Overall, I do not recommend this series if you are looking for a good introduction into mythology.
While the lecturer is deadpan and, I felt, a bit of a drone, this is an extremely exciting series of lectures that has already been useful to me as an..Show More » undergraduate professor if literature, culture, and intellectual history in the 20th-century. A truly BRILLIANT review, especially of continental, in particular of French, thought since the laye 19th-century. While I did fight at times to remain awake in spite of this lecturer's steady, dispassionate, monotone intonation patterns, he's spot on and I take my hat off to him. I'm also astonished at and damned jealous at the applause he receives at the beginning and end of each lecture. ; )
The most frustrating thing about this lecture series from the Greta Courses is that you want to like it, yet in the end you feel as if the lecturer ul..Show More »timately cannot take a stand, make a decision. He seems to want to please everyone, and ends up doing the cliche of pleasing no one but himself. I did not feel as if his logic, arguments were sound, and that a certain points he avoids issues that major world views put forward. These views give little room with those that disagree with them, so why accommodate them? If they have something serious to say, can we dismiss them without truly listening to what they say?
Prof. Kobylka presents the information in these lectures clearly, and without any apparent editorial bias. On the few occasions he editorializes, he m..Show More »akes it quite clear that is what he is doing. On the whole, he presents a remarkably balanced view of political thought in the US.
I think this is the second iteration of this lecture. Prof. Robinson is an old school (compliment!) erudite intellectual who knows much more than he c..Show More »an possibly convey in a lecture so he gives the information with just enough background to support his thesis. He also does not let politics or pc intrude into the delivery.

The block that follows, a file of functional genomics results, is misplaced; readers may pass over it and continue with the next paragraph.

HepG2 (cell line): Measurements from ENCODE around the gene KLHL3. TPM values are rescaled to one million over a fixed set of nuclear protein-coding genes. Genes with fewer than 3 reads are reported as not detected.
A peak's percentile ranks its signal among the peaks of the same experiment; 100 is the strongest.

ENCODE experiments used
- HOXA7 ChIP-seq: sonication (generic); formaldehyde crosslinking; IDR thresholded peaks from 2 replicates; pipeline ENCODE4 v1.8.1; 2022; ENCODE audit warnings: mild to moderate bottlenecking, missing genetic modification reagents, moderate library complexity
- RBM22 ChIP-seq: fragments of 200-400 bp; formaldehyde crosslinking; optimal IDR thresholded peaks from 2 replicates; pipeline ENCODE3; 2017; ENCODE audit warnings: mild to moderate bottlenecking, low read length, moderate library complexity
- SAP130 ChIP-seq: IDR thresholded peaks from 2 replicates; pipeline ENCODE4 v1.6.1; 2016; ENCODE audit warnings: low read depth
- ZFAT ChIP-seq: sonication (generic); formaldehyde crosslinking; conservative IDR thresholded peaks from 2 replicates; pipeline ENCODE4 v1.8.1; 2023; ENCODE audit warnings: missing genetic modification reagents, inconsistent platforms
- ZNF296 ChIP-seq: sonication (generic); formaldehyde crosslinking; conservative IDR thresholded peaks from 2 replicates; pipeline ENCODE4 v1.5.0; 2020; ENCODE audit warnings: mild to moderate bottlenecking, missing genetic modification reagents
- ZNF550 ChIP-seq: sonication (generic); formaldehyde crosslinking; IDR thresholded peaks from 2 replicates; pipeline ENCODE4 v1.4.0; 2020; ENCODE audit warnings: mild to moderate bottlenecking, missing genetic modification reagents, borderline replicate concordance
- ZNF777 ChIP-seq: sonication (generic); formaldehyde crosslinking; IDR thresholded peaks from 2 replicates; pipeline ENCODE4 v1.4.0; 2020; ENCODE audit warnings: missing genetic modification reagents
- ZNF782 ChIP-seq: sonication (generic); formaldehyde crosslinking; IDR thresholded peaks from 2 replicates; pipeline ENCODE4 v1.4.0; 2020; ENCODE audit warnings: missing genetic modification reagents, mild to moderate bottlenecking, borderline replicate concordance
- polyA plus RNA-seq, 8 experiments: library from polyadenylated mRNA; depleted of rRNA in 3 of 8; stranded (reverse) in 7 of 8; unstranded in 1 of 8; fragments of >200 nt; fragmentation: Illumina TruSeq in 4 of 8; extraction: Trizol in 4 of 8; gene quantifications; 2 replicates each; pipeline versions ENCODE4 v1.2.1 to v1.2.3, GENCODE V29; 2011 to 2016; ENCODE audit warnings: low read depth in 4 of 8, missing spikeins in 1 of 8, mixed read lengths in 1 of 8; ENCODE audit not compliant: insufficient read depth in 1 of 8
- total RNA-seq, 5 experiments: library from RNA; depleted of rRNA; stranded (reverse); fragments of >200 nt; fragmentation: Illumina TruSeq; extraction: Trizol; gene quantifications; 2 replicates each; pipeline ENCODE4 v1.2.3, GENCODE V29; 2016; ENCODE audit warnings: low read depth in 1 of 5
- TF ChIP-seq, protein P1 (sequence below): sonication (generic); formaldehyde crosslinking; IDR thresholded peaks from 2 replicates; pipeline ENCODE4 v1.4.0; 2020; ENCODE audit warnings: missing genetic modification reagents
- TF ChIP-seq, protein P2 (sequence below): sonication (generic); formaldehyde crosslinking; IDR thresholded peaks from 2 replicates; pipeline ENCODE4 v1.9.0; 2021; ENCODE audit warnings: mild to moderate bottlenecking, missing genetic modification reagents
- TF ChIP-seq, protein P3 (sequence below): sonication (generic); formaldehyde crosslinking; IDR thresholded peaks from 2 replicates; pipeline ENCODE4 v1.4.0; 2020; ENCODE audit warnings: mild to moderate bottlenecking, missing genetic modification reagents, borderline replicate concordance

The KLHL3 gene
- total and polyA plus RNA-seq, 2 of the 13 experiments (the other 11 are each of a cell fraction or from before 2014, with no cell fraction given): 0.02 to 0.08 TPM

The author took up Tocqueville prior to running for office a few years prior. If what you are looking for is an understanding of Tocqueville's visit,..Show More » impressions of America and their relation to democracy as understood by the author and Tocqueville, the author does an admirable job.
It is only natural to ask questions about the Tocqueville visit in relation to the founding or in relation to today's society, but the author is focused solely on Tocqueville's firsthand account of his experiences in America. For the author to have veered off into these tangents, would have detracted from the focus, clarity of the book. Tocqueville spent almost a year in America and seems to have been an exceptionally insightful young man. This book will certainly challenge and inform your views of the Republic, democracy, and America in the early 1800s. Highly recommended.